This portrait of a unique partnership is also the story of a pivotal time and place in Australian art and politics.
Judith and Clifton Pugh met in September 1970. He was an artist with an international reputation; she was twenty years younger than him and had just joined the Australian Labor Party. Their decade together was a heady mix of painting, policy and pleasure where the boundaries between political, social and art worlds were blurred, reflecting the rapidly changing face of Australian society. But there was a darker side to this successful partnership - for the first time, Judith reveals the complexity of a relationship haunted by wartime experiences.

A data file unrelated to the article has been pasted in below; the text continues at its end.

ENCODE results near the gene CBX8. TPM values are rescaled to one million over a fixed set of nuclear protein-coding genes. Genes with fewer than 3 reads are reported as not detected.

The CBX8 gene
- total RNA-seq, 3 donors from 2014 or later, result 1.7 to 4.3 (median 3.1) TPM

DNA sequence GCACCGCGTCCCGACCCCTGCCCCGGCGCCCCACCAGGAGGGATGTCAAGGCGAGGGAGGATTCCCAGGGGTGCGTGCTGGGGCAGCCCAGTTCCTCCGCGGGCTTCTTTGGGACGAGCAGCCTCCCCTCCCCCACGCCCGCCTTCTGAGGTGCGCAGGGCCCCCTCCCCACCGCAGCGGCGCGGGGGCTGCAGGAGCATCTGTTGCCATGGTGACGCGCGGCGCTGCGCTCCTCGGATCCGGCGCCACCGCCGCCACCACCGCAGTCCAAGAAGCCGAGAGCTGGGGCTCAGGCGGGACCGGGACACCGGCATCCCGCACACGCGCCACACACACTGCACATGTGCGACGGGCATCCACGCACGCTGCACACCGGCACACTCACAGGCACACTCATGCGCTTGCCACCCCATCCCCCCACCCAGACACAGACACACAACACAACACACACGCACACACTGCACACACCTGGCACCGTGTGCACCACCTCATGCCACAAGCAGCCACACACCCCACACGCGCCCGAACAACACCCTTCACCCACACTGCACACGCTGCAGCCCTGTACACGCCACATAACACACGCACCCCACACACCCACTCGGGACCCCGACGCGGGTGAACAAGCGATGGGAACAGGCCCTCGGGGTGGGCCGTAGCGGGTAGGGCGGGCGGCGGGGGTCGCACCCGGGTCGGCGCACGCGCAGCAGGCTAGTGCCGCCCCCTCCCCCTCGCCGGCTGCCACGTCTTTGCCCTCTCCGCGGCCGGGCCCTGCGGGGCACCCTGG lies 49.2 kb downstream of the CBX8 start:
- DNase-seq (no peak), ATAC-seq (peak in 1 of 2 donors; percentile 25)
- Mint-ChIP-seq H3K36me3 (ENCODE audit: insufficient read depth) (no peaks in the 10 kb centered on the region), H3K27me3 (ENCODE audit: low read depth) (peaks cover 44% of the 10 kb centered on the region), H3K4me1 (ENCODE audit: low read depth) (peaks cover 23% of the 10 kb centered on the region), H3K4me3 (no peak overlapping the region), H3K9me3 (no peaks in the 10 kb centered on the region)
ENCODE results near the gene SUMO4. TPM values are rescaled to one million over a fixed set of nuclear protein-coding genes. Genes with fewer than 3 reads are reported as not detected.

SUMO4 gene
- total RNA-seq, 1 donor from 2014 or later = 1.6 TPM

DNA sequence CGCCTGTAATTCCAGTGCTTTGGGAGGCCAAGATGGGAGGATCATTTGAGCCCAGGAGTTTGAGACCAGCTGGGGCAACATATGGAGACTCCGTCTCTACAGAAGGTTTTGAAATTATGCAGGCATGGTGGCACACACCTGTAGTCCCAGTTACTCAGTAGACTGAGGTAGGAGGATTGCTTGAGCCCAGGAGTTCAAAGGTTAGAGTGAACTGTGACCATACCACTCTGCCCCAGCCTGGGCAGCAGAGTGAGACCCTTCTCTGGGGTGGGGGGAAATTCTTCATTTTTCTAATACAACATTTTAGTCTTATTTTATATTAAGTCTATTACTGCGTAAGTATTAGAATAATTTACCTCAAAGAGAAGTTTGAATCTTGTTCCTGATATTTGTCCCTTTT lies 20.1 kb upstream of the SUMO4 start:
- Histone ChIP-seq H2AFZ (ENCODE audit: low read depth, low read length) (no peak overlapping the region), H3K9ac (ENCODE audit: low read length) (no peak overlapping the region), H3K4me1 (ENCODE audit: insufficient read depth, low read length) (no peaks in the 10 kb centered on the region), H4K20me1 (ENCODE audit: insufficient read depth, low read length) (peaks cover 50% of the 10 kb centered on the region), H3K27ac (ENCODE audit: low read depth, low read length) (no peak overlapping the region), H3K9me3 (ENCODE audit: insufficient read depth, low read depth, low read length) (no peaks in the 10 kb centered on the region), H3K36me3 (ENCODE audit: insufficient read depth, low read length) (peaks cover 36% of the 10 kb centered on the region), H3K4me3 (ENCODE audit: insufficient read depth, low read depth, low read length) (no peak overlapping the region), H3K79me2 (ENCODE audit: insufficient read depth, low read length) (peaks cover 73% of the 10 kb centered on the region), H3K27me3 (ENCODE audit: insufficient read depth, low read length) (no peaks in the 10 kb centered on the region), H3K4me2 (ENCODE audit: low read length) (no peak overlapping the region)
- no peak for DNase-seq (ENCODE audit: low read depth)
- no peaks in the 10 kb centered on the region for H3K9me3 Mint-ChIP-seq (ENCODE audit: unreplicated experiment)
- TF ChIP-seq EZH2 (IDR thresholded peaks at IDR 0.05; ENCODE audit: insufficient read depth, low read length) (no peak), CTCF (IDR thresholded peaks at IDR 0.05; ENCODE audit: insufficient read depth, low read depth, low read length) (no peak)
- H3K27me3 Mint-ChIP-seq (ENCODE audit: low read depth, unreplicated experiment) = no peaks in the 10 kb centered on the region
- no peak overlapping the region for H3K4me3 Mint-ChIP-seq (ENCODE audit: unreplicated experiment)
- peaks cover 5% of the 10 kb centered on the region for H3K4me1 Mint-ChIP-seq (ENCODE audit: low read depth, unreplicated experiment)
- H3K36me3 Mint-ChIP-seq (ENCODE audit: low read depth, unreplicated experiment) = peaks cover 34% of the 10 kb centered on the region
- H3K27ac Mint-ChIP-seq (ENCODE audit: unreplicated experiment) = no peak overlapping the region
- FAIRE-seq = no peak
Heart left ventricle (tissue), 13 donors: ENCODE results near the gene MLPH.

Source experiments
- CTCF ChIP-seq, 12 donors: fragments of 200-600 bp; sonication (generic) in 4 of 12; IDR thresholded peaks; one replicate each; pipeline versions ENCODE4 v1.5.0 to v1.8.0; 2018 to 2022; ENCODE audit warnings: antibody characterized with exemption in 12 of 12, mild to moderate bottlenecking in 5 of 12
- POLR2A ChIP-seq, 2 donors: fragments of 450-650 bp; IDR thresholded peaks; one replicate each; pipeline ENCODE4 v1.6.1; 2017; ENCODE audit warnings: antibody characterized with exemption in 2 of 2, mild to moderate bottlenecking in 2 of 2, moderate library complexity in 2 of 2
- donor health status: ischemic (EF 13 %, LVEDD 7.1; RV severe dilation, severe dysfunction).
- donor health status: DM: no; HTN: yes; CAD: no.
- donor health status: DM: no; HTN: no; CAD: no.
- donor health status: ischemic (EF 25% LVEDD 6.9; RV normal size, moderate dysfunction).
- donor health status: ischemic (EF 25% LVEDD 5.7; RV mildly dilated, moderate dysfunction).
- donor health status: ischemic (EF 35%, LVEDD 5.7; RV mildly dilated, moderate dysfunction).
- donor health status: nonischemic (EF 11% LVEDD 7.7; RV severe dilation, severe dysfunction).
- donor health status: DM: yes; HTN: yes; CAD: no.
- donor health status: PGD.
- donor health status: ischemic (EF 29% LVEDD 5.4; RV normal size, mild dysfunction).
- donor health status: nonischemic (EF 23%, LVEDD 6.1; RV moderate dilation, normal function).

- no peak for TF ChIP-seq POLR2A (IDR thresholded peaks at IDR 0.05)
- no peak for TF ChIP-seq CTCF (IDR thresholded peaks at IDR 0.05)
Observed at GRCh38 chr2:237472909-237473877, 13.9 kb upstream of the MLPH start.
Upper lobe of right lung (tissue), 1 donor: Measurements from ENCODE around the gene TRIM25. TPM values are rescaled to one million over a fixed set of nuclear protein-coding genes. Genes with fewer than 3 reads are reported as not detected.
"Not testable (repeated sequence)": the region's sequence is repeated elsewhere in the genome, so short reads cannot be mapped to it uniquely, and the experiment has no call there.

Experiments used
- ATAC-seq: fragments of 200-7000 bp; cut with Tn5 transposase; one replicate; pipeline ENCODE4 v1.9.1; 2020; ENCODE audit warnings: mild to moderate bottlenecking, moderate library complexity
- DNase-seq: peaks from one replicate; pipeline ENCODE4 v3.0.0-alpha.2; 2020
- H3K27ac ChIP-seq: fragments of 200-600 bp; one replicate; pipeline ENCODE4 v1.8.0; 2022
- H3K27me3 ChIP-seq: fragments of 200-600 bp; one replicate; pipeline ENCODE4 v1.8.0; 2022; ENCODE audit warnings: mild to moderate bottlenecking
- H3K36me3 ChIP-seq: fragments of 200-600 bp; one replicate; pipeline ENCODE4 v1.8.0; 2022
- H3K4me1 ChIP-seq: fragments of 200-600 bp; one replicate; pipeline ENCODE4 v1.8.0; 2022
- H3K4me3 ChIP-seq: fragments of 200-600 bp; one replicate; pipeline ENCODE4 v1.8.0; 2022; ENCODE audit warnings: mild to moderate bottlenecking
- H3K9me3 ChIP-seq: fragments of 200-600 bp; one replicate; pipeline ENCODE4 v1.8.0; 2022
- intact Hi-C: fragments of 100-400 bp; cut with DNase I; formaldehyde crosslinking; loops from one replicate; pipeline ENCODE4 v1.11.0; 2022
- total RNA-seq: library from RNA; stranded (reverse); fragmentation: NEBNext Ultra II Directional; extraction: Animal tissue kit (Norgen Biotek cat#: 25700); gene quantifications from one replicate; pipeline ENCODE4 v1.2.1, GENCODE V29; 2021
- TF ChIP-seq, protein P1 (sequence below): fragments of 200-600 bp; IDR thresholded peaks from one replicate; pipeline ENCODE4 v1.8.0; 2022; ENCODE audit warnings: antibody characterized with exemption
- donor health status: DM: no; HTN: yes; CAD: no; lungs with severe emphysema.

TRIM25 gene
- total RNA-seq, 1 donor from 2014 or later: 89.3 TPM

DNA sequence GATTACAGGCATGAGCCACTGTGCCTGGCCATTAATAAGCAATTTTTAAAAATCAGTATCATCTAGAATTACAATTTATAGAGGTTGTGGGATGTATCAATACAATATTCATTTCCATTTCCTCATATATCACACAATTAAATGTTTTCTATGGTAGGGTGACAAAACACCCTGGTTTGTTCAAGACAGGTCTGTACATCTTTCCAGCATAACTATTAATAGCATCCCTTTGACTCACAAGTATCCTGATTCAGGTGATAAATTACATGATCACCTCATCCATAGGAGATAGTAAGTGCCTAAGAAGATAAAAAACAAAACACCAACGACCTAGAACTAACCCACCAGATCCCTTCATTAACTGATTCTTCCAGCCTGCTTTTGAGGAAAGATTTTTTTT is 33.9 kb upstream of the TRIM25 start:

This is a gritty behind-the-scenes look at Australia's most radical government, about the days when the likes of Gough Whitlam, Don Dunstan and Christina Stead came to stay and Bert and Barbara Tucker were among their closest friends. With a unique female perspective on the times, it's about influencing change and balancing power on both grand and intimate levels.
Judith was there, an integral part of the turbulent times. She has spent a lifetime in the arts, collaborating on Degenerates and Perverts (MUP) which won the 2005 NSW Premier's History Award and has contributed essays to many publications over the years, including La Trobe Essays (Black Inc., 2006).
Biography & Autobiography
Winner, The Peter Blazey Fellowship, 2007
Allen & Unwin
Allen & Unwin
Paperback - C format